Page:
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Thumbs Up and Down: Fitzgerald's redistricting statement a joke

10:34 PM, Sep. 13, 2013  |  Comments
The twin beams of the annual Tribute in Light commemorating the Sept. 11, 2001 terrorist attacks shine above New York City's skyline Wednesday.
The twin beams of the annual Tribute in Light commemorating the Sept. 11, 2001 terrorist attacks shine above New York City's skyline Wednesday.
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Thumbs Up: To the remembrances around the nation of the Sept. 11, 2001, terrorist attacks.

Twelve years have passed, so the attacks are increasingly distant in the nation's memory - today's college freshmen were first-graders on that day - but it's important that Americans recognize the tragedy of the attacks, the thousands of lives lost and the many thousands of lives that remain affected today.

Here's to those who took the time to remember.

Thumbs Down: To Senate Majority Leader Scott Fitzgerald, for a ridiculous statement on redistricting reform.

In a news release opposing a bill that would take legislative redistricting away from the political party in power in the Legislature and turn it over to an independent authority, Fitzgerald, R-Juneau, released this statement:

"Legislative reapportionment is one of the most important duties that the Legislature is required to perform under the Constitution. I have no interest in turning that duty over to an unelected, unaccountable board of individuals that could bring their own partisan leanings and internal agendas to the process."

Is he serious? All redistricting is about now is partisan leanings and internal agendas, no matter what party holds the power. Fitzgerald's statement is a joke. Unfortunately, it's a joke on the public.

Thumbs Down: To the latest bad trend in campaign financing.

The use of political conduits, committees that bundle campaign donations from a number of people into one large donation, has increased dramatically, according to the Wisconsin Democracy Campaign.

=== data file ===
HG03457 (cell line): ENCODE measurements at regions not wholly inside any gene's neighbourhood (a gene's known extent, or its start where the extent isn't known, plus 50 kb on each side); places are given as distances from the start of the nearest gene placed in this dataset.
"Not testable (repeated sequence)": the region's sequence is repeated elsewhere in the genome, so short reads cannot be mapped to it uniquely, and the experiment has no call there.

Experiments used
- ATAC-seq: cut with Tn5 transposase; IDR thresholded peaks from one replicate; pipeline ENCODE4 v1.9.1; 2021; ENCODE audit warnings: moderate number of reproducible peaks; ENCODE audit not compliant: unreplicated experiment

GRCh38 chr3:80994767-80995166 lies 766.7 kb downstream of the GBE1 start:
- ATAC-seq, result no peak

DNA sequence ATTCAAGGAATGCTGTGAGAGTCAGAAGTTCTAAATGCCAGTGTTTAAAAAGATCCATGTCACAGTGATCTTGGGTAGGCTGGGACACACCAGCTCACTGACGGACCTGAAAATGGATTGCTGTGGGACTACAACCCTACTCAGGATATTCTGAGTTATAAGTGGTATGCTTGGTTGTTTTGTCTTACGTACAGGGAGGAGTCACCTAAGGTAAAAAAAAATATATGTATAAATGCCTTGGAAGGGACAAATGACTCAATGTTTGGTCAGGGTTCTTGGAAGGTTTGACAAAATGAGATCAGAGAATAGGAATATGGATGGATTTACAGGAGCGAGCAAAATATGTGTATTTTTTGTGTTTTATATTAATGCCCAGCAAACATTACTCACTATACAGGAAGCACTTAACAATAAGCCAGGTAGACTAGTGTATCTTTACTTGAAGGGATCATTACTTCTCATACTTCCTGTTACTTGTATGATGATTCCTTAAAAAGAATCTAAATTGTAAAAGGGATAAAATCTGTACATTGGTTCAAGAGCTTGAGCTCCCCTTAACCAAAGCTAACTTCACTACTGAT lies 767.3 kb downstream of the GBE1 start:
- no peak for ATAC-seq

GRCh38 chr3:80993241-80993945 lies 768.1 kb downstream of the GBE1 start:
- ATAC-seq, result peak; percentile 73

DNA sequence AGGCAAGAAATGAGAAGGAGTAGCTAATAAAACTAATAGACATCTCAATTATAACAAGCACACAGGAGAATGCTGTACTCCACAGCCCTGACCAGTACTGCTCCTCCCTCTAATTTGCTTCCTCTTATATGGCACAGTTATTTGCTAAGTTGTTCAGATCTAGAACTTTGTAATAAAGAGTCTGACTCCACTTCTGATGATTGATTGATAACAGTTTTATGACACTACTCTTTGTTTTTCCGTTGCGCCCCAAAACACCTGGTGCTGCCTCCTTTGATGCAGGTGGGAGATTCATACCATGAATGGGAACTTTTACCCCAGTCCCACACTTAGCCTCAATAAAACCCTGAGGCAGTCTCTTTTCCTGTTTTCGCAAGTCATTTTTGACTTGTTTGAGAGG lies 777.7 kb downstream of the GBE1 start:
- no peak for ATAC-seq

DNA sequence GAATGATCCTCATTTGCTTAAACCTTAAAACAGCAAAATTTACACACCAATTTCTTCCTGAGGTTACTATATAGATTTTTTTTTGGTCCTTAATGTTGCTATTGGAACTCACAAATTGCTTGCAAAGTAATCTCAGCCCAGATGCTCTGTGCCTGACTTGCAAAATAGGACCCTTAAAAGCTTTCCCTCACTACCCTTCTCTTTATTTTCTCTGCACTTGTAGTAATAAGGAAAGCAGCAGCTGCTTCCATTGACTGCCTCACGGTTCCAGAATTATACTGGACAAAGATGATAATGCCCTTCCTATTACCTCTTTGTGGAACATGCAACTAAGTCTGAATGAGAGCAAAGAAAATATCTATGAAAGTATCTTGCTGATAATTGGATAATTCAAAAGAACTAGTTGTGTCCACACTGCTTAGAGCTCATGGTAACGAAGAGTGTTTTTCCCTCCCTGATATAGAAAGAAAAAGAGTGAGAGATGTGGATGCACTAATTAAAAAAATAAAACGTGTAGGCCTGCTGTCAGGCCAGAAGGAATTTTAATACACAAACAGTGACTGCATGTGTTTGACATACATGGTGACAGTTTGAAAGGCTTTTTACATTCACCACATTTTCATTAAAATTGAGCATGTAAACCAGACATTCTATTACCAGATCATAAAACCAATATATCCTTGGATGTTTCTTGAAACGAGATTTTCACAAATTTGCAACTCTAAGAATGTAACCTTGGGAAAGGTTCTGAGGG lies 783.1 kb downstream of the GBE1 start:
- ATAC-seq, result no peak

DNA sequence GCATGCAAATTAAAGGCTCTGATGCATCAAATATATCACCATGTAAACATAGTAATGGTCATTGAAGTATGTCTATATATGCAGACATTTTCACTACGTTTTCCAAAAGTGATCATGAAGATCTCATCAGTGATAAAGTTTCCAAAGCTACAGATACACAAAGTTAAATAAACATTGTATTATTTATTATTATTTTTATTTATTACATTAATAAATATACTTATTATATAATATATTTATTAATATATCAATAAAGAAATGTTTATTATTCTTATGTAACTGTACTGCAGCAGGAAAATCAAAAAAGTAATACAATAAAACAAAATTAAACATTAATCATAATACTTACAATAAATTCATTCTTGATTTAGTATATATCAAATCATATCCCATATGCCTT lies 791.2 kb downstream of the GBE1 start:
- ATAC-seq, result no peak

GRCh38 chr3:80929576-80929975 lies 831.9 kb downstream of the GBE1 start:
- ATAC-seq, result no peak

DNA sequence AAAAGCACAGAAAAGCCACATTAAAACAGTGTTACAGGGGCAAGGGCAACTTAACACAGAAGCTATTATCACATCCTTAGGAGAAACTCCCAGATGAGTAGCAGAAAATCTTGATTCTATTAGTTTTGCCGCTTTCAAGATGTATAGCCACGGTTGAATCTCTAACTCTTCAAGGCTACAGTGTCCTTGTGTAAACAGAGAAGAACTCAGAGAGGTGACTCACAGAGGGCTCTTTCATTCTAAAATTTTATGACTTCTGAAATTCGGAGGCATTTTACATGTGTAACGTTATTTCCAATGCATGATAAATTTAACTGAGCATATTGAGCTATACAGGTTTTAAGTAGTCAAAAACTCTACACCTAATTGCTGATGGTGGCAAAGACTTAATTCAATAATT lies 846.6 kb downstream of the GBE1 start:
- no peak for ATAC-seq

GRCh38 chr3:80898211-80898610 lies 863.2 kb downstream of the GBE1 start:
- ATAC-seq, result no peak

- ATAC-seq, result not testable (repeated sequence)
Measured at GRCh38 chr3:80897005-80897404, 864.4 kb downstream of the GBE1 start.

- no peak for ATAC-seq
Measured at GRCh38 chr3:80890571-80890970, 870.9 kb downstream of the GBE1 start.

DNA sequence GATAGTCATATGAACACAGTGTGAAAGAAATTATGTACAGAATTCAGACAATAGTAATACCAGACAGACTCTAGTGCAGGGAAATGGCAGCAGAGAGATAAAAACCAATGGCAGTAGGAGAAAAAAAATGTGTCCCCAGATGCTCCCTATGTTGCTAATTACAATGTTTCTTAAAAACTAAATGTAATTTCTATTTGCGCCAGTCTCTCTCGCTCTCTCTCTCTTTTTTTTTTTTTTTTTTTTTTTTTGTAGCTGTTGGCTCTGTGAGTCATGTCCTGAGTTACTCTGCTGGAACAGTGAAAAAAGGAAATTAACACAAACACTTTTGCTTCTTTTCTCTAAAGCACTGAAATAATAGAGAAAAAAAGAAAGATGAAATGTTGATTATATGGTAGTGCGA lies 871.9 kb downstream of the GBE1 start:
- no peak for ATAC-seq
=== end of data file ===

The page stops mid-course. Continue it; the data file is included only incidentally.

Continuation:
Conduit contributions in the state have increased from $2.4 million in the 2009 election to $2.8 million in 2011 to $3.7 million last year.

There are two problems with conduits: They're a way for individuals to get around contribution limits to candidates themselves, and they don't show up on candidates' campaign reports as one big check so it's more difficult to determine the special interest involved.

It's another reason why campaign-finance reform is needed - at least, as much reform as is possible under the U.S. Supreme Court's Citizens United ruling.

Thumbs Down: To the latest bill trying to curb public access to criminal records.

The bill, authored by Rep. Evan Goyke, D-Milwaukee, and Sen. Lena Turner, D-Milwaukee, would eliminate any criminal case that didn't result in a conviction from public view on the state's online Consolidated Court Automation Program, or CCAP. It would also remove any pending cases and cases in which there was no civil liability.

Though we understand the point of view of those who would limit access, public records need to remain public. On balance, the more compelling argument is for openness.

What's your take on the Packers Family Night change?

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27%
1017 votes
It doesn't matter to me.(Your vote)
34%
1271 votes

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If you've ever answered "Who has the ball?" with "It's halftime," you might recognize The Airhead. Check out the characters in our cartoon gallery of oddball fans.

Special Reports